Live Fierce for a world of longer, healthier lives
Imagine a Tennessee Valley where healthy choices are equitable and accessible, where your freeway exit does not determine your life-expectancy. From our surrounding rural areas to our urban core, we are fighting for longer, healthier lives by making the places where we live, learn, work, play, pray and heal as healthy as can be.
Life expectancy in Hamilton County can vary by 14 years depending on zip code.
Help prevent death from heart disease and stroke
Heather got a second chance at life because caring people like you help fund critical research and breakthroughs. Help save more lives and give more second chances with a monthly gift of $19 or more and receive a limited-edition "We Save Lives" T-shirt with our thanks.
Commit to a healthy future, and together let’s build the health of Chattanooga.
A Culture of Health & Wellness
Everyone deserves the best possible life, and it starts right here in our community.
“I am not the traditional face of heart disease, yet here I am. On December 10, 2011, I woke up and as my heart raced and my breathing became irregular, I knew something was truly wrong. After 45 minutes of a racing heart, multiple EKGs, and two rounds of blood work, the doctors had a diagnosis: I had experienced a heart attack….at age 26. One month later—the day I had planned to start cardiac rehab—I got that racing heart feeling again. Thankfully, my medication kept my heart rate under control, so while I did indeed experience a second heart attack, it was not as painful as the first one.
Nearly 10 years later, I proudly identify as a heart attack survivor and half marathoner (7 times over). I am also a proud advocate for the American Heart Association and spread awareness about the changing face of heart disease.”
Channing Muller, AHA Board Member & Heart Attack Survivor
Water refill stations for healthier students
Are your kids staying hydrated these days? The water fountain is one of the germiest places in schools, especially during the COVID-19 pandemic, and the CDC is encouraging our little ones to bring their own water. That’s why we need your help to replace water fountains with no-touch water bottle filling stations. Drinking water can positively impact your children’s cognitive performance, and this change can nearly triple how much water students drink.
Working healthier, happier wherever you are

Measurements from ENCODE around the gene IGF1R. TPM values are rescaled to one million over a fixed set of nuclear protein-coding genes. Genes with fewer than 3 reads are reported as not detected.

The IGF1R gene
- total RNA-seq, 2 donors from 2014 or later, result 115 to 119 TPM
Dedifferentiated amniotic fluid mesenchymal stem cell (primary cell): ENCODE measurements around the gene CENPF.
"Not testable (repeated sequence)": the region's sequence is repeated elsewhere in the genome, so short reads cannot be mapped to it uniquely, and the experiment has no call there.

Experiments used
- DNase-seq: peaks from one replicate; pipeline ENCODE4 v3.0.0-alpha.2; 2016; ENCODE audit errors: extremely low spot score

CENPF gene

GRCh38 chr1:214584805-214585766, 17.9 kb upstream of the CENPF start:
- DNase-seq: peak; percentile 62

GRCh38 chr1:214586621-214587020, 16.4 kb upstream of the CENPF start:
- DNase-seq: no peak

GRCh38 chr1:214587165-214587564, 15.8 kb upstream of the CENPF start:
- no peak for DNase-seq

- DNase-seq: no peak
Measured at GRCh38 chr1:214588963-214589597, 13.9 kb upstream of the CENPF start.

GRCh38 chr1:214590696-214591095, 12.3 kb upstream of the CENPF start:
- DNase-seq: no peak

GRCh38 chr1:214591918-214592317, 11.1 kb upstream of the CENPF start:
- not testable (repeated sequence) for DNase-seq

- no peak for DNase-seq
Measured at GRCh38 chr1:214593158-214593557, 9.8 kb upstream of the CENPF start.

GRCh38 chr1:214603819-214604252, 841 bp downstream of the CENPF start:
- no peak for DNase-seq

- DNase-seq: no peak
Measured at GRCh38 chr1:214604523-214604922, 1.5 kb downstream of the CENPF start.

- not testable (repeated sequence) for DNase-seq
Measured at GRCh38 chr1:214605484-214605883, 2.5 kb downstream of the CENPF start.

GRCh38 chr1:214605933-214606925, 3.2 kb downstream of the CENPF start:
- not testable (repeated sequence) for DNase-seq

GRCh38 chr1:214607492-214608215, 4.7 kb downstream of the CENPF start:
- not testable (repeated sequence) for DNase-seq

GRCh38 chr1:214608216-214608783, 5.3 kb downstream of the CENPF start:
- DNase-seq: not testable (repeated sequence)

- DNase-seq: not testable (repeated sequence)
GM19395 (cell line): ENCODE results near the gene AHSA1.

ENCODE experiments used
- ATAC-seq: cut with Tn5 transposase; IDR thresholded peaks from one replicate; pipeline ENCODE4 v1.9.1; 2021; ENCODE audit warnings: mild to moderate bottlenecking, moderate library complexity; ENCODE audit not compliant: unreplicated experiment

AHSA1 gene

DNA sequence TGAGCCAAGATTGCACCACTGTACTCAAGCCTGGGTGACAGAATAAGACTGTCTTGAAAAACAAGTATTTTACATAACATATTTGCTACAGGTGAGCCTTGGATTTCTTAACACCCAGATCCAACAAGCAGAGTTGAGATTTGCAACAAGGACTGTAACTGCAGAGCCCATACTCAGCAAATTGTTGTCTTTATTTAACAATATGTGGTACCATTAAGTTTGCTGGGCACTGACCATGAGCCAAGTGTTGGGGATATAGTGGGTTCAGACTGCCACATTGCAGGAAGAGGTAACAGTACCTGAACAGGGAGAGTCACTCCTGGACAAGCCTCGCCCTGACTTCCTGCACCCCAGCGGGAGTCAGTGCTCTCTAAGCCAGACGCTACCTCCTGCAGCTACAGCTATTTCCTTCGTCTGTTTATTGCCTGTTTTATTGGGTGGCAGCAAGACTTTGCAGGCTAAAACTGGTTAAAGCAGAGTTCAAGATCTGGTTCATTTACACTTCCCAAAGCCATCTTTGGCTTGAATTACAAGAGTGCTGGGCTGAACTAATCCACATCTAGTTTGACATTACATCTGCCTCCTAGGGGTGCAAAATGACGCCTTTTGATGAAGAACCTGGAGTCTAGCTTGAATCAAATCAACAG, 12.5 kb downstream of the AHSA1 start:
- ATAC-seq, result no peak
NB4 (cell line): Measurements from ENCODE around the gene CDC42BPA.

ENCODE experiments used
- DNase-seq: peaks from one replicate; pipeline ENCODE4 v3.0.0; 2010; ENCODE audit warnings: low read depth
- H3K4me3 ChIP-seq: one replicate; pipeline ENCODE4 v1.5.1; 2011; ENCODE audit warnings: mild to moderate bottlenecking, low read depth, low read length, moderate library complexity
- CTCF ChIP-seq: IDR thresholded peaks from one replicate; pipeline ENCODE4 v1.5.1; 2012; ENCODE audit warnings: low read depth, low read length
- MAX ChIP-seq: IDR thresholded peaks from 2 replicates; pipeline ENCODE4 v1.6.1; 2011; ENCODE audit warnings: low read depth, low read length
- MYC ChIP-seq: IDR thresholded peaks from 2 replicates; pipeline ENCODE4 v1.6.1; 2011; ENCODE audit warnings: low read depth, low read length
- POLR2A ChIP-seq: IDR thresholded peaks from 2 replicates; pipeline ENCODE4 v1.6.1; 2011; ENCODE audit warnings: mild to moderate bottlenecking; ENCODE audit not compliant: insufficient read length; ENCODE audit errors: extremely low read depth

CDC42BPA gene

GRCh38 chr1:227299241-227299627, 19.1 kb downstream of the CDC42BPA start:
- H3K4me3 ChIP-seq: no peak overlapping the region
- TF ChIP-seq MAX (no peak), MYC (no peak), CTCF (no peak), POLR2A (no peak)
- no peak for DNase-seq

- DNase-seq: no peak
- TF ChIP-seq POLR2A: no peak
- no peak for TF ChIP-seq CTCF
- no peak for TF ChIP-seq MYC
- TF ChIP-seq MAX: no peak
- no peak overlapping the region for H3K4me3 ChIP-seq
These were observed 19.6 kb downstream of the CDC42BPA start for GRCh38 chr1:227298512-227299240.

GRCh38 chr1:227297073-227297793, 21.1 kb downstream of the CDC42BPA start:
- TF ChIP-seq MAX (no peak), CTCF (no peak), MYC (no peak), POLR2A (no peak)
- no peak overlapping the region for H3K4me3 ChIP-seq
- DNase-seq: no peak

Working from home doesn’t mean that your wellness plans have stopped. It's important to stay active and keep your mental health in mind. The Chattanooga Worksite Wellness Summit is a virtual series for you and your coworkers or employees to learn how to make sure physical and mental health stays top of mind for everyone.
Move more everyday
Whether it’s a structured exercise program or just part of your daily routine, all exercise adds up to a healthier heart. Take the first step by walking. It's free, easy to do and when you have a walking companion, you're more likely to stay motivated. Check out Coolidge Park, the Tennessee Riverwalk or Heritage Park for a scenic, socially distanced place to walk!
Healthier Kids. Healthier Adults.
When you kids are active, they have a better chance of a healthy adulthood. This year’s Kids Heart Challenge(link opens in new window) and American Heart Challenge(link opens in new window) gets thousands of local children moving more. Through the program, educators focus on whole body wellness, helping your children improve their own health, better their character, and raise life-saving funds to help other kids facing heart-health issues. Make sure your school has signed up!
“For each of us, our heart health is our health. What we do each day - our activity level and the things we wish to do - are all controlled by one heart. There is no back-up system. Each beat determines our quality of life. How we treat our heart comes back to us, but some are not so lucky. This is why the American Heart Association is helping to develop the cures to make our hearts stronger. To give us one more moment, one more hour, one more day.”
Glenn Morris, AHA Board of Directors Chairman